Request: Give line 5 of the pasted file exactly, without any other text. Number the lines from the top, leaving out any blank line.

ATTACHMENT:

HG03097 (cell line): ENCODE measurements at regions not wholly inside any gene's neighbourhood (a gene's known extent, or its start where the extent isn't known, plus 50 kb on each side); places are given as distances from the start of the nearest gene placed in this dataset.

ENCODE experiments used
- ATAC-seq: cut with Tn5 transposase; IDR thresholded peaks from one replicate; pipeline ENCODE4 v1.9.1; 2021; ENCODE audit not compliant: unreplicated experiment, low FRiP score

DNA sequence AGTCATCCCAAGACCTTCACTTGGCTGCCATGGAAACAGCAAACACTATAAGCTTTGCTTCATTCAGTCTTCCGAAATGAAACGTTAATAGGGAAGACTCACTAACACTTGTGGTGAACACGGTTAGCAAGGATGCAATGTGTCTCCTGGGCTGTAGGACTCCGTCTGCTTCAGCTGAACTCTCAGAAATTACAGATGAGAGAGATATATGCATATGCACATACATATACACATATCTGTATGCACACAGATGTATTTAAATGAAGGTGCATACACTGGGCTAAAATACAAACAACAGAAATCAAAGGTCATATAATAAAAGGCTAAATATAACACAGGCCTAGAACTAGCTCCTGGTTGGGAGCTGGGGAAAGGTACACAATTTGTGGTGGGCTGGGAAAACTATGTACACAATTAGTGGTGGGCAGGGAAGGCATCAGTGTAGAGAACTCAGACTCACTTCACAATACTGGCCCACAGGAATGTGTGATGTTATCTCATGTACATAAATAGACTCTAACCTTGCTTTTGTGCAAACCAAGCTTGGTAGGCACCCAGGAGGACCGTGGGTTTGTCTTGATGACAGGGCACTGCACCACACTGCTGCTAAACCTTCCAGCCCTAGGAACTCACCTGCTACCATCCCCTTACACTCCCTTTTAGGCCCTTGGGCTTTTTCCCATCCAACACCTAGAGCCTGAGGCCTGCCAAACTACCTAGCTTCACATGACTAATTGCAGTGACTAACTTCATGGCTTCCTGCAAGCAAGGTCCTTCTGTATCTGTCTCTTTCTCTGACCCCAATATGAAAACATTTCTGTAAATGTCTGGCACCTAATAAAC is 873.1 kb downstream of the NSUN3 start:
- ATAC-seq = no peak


- ATAC-seq = no peak